Clams casino is a regional favorite in this neck of the woods. What is not to love about any dish made with bacon, peppers and wine? But why should clams be the only ones invited to the casino? Chicken is a delicious casino variation and tastes oh-so-fine over capellini. So, all you clam haters, this one’s for you!


3 cloves garlic, pressed
1 shallot, chopped
6 pieces of bacon
3/4 pound chicken breast, cut in chunks
fresh parsley, coarsely chopped (a generous handful)
1 cup chicken broth
1 cup dry white wine (I like Meridian Chardonnay)
extra-virgin olive oil
½ fresh lemon, squeezed
1 red bell pepper cut into matchstick pieces and roasted
1 tablespoon capers

Before you get started, roast the peppers in the oven. Try about 15-20 minutes in an oven preheated to 350 degrees F. Take a peek around the 10-minute mark to make sure everything’s on track and then set your timer for 5-10 more minutes.

Now, cook the bacon. Set aside on paper towels, cool, then chop or crumble finely. Don’t get rid of all the bacon drippings! Reserve enough to barely coat bottom of skillet.

This would be a fine time to set a large pot of salted water to boil for your capellini.

Meanwhile, add about a tablespoon of olive oil to the skillet. Add chicken and cook till no longer pink.

Remove chicken and sauté the garlic and shallot. You know the drill—don’t brown it!

Add chicken broth, white wine and lemon. Add capers and roasted peppers just to get them warmed up and incorporated.

Serve in deep soup bowls over capellini. Sprinkle bacon on top and garnish with fresh parsley

And for those of you who are clam fans, check out the original clams casino capellini alla Speranza!


For as long as I can remember, my mom made broccoli and pasta–something she learned when she moved to my hometown, the sister city of Melilli, Sicily. I point this out as my Nanny wasn’t a nonna, so my mom learned Italian cooking from her neighbor, Mrs. Adorno. Then my mom passed what she learned on to me over time.

Though I wasn’t quite so fond of trees (you know, kid code for broccoli) back then, somehow, the magic of garlic and pasta with “sprinkle cheese”–always Pecorino Romano in our house–even made trees taste good. And now that I make this on my own, I’ve adapted the original recipe to include hot sausage, white beans, lemon juice and lemon zest. It’s versatile. You can add and subtract as you like. So, let’s get cookin’!


1 pound broccoli, chopped into bite-sized pieces
2 cloves garlic, pressed
1 shallot, chopped
Olive oil
1 pound hot sausage (I love Longhini, out of  New Haven–you can buy locally at Xpect Discounts in Cromwell)
zest and juice of half a lemon
1 can white beans, rinsed and drained (cannelini, navy beans or small white beans)
1 tablespoon or so of butter (optional)
1/2 pound pasta–try bite-sized rigatoni or double elbows (a.k.a. cellentani or cavatappi)
Note: save 1/2 cup of pasta water before you drain. Tip: put a 1/2 cup measure in your colander as a reminder!

Steam your broccoli till it’s tender, but still bright green. Timing? Oh, I don’t know. Set the timer for 5 minutes or so after it boils and stick a fork in it to check after that.

Meantime, boil a pot of water, add salt, cook pasta according to package instructions. Save a 1/2 cup of the pasta water before you drain it.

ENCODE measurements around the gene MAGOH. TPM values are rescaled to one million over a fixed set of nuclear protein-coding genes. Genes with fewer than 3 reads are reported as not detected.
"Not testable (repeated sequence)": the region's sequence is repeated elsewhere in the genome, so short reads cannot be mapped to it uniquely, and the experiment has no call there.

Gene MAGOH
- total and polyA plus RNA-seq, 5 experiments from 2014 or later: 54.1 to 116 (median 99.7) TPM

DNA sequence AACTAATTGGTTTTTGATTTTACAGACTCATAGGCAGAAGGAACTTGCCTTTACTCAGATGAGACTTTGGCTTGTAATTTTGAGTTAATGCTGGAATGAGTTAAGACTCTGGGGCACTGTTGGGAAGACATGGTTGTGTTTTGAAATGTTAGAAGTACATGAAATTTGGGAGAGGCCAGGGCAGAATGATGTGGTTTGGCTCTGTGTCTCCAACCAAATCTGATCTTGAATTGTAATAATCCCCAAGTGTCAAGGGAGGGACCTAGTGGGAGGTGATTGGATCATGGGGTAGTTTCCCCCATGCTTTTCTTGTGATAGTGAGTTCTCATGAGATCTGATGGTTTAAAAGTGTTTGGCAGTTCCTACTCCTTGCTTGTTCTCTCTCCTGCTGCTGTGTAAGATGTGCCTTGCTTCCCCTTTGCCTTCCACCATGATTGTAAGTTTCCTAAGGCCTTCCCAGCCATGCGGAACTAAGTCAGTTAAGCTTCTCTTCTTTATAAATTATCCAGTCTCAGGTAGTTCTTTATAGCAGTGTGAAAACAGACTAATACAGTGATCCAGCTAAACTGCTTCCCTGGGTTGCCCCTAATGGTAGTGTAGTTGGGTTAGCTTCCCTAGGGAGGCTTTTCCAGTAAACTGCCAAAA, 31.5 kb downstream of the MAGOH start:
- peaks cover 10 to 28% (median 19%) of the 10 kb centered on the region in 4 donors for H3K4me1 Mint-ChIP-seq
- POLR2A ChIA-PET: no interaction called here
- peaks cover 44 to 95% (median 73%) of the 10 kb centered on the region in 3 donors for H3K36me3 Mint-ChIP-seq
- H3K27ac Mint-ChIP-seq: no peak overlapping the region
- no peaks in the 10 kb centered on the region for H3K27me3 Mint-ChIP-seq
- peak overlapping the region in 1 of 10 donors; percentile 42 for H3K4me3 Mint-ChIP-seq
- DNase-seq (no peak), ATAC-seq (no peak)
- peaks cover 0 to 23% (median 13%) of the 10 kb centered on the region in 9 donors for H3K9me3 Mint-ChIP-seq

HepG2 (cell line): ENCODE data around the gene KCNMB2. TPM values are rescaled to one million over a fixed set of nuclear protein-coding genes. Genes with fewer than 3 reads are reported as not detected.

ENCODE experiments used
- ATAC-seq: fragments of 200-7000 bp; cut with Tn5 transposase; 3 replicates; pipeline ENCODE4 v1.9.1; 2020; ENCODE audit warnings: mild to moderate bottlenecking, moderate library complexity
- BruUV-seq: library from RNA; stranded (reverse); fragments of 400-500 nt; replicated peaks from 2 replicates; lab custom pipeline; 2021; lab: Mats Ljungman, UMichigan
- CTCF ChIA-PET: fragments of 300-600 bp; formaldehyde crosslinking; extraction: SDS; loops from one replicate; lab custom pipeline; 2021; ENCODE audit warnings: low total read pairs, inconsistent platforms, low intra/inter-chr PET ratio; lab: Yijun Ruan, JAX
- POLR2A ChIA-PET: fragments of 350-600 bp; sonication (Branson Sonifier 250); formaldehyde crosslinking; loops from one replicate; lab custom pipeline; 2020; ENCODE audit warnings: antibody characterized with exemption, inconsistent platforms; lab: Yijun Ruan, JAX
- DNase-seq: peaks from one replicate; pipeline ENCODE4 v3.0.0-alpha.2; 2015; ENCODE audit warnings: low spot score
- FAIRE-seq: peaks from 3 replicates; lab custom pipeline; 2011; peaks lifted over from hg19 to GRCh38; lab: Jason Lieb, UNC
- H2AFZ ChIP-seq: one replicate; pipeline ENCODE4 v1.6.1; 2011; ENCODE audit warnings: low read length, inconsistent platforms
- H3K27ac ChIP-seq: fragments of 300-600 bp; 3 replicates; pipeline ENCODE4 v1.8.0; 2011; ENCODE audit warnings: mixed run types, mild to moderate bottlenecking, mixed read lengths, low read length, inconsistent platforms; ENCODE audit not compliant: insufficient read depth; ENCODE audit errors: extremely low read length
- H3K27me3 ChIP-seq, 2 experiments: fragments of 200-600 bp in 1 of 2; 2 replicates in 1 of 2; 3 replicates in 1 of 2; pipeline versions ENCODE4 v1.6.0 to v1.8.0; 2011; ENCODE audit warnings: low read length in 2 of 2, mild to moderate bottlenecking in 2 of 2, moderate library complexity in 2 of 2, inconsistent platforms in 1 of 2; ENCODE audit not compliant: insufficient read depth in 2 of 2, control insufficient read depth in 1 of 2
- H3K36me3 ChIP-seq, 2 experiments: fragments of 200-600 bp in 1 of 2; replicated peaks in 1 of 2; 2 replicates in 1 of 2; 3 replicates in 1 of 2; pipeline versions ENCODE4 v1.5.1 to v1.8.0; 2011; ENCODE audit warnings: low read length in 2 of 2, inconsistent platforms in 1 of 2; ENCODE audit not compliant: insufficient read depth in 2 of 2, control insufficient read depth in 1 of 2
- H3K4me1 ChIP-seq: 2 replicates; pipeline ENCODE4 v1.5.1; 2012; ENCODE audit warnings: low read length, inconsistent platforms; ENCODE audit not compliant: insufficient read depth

Sautee garlic and shallot in a skillet. You know the drill: don’t let it brown! Add sausage, breaking up into bite-sized pieces as it cooks. Once the sausage is no longer pink, add the beans to warm them up. Then add the lemon zest and juice along with the broccoli and pasta. Let the butter melt in as you toss. Add however much pasta water you like to make a bit of a sauce. You may find you like it with more or less–it’s up to you.

Serve with grated Pecorino Romano and crushed red hot pepper flakes. And a nice glass of wine, if you like. This reheats beautifully with a spin in the microwave.

So, what will be your pasta shape of choice for this dish? Back in the day, it seems ziti was a popular pick overall. For this broccoli dish, it was often elbows. For vodka sauce, penne. And for sauce in general, spaghetti or perhaps the occasional screws (rotini). Screws is a funny word, anyway. Especially because in its singular form, it was a verb in my family: “Oh, really? Well, screw that!”

Hot summer days scream for meals you can pull together quickly without heating the house too much. So I share with you (ta-da!): tapenade pasta. I serve it warm, but you can eat it cold as suggested in the original video recipe I found on How can you not love their site for its tagline alone: “Italians do eat better.” We sure do. So can you.

inspired by Chef Alessandro of

Serves 4

1 pound pasta*
1 pint grape tomatoes—leave half whole, cut remainder in half
4 oz. Kalamata olives, pitted
2 tablespoons capers
1 tablespoon anchovy paste (please trust me–you won’t taste a hint of fish in this dish!)
1 clove garlic
basil (handful of leaves)
1/3 cup extra virgin olive oil
1 lemon (organic is nice if you can find)—juice and zest

*I made it with penne rigate, but also love it with Sclafani’s double elbows (a.k.a “bouble elbows”). Typos are fun. 🙂

Cook pasta in salted water according to package directions. While the pasta is cooking, put half of the tomatoes (the whole ones) in your food processor along with the basil, Kalamatas, anchovy paste, garlic, capers and lemon juice.

Chop/grind, then blend in add olive oil.

Drain pasta; transfer to a large bowl (or pot), add the olive dressing, remaining tomatoes and lemon zest and toss well. Transfer the pasta to a serving dish, top with fresh basil leaves and Pecorino Romano.“It’sa so delish, everybody come capisce…”

Buon appetito, amici!